2014 St Therese Novena, Cork – Day 1

Fr Fergus Tuohy, the SMA Family Vocations Director for Munster, celebrated the Opening Mass of the 2014 National novena in honour of St Therese of Lisieux. The theme of his homily was ‘St Therese at Prayer.

Tuesday – 23 September 2014

The short life of St Thérèse was a LIFE of PRAYER, a life of dedication to God. When we read her life we see a young girl, with little formal education, but very intelligent, who entered the Religious life and has had a great influence on the world today.

During this Novena you will hear about the life of St. Thérèse. This evening I would like to share with you a few thoughts about St. Thérèse and Prayer. Her father often took her, when she was a young girl, to pay a visit to the Blessed Sacrament in the Chapel at Carmel. “Look, little one,” pointing to the grille, “behind there are the holy nuns who are always praying”. It was in that chapel nine years later that Thérèse would take the veil.

When she was a young girl, in June 1887, everybody was speaking of the horrible murder of two women and a girl in the Rue Montaigne, Paris, by a man named Pranzini. The assassin showed no sign of repentance and refused all help from religion. Little Thérèse was seized with unbounded compassion. She started to pray for him with all her soul, and begged of God a sign to show that her prayers were answered.

“This is my first sinner, for that reason I ask a sign of repentance for my own consolation”.

Each day she eagerly looked at the paper for news of her protégé. On 1 September she saw the account of his death. Struggling with his executioners and repelling the priest, he was laid on the guillotine. Then all of a sudden, just before the fatal stroke, he asked for the chaplain’s crucifix and kissed it three times. On reading this, little Thérèse had to run out of the room to hide her emotion. She had been given her sign! In her own words: “The lips of my’ first child’ were pressed to the divine wounds: what a sweet response. My desire to save souls increased each day after this wonderful grace”. [Therese of Lisieux, CTS]

Thérèse wanted to be hidden in a Cloister so as to give herself more completely to God. She felt that if she suffered more she would gain more souls for Christ. Thérèse had many wonderful experiences in her life. When she was in Rome she saw the Coliseum, the amphitheatre where so many martyrs had shed their blood. Thérèse, and her sister Celine, slipped through the barricade and climbed amid the excavations and ruins which at times crumbled beneath their feet. They eventually reached a spot where many martyrs had died. Thérèse was deeply moved when her lips touched the spot sanctified by the blood of martyrs. She said: “I asked the grace that I too might be a martyr for Jesus and I felt deep down in my heart that my prayer was heard”. Thérèse said of Prayer: “For me, prayer is a surge of the heart; it is a simple look turned towards heaven, it is a cry of recognition and of love, embracing both TRIAL and JOY”.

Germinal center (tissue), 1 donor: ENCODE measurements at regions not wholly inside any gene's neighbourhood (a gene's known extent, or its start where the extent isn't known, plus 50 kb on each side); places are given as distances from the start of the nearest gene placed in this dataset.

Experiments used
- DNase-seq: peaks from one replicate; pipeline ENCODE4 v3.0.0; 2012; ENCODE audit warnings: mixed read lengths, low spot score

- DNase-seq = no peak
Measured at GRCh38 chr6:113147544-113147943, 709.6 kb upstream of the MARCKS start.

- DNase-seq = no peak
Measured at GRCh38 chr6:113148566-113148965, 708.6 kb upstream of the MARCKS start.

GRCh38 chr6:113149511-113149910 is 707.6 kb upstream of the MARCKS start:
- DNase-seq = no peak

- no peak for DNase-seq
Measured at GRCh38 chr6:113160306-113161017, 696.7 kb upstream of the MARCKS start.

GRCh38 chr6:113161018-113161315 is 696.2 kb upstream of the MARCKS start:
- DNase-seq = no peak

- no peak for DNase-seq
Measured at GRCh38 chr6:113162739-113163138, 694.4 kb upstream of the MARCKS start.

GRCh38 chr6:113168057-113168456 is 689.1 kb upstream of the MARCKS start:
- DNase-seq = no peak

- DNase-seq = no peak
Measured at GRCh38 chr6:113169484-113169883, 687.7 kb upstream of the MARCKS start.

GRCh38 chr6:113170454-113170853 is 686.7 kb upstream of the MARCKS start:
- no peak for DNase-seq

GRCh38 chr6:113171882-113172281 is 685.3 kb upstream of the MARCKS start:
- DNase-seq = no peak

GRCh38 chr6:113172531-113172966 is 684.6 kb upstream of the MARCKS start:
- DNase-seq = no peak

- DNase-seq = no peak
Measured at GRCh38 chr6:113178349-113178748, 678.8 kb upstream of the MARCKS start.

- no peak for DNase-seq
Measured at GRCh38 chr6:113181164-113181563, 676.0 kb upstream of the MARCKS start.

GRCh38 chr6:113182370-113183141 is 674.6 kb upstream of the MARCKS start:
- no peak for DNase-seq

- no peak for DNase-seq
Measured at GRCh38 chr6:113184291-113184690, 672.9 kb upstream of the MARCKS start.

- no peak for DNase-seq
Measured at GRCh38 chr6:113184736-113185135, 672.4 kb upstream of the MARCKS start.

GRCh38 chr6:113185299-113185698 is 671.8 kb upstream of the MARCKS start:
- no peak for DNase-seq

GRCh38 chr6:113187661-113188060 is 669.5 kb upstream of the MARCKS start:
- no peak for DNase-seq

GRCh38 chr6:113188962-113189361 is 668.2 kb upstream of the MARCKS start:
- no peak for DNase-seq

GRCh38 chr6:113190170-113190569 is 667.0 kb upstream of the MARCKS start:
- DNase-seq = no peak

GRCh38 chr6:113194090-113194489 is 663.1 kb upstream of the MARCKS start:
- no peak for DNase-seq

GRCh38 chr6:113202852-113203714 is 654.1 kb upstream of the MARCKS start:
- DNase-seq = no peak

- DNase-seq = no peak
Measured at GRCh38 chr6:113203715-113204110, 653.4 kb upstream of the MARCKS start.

Thérèse drew her Spiritual guidance and her consolations from three sources: the DIVINE OFFICE [the prayers, psalms and readings from scripture which form the greater part of the prayer of a Carmelite, offered together with the rest of the Community in their chapel.] Thérèse said, “I can say truly that the Divine Office has been at the same time my Joy and my Martyrdom. For I had a great desire to recite it without fault, yet in spite of all my application I made mistakes”. [Therese, CTS, page 36]

Her second source of inspiration was found in the WRITINGS of St. Theresa of Avila and St. John of the Cross [classics of the Carmelite order]. Therese was deeply inspired by these two great saints.

Her greatest source of inspiration came from the GOSPELS. When she entered the Convent she found a little volume of the Four Gospels and she always carried it with her next to her heart. She said, on one occasion, writing to her Mother Prioress, “It is the Gospels which above all occupy my mind during mental prayer. From them I draw everything necessary for my poor little soul. In them I ever discover new lights, hidden and mysterious meanings.”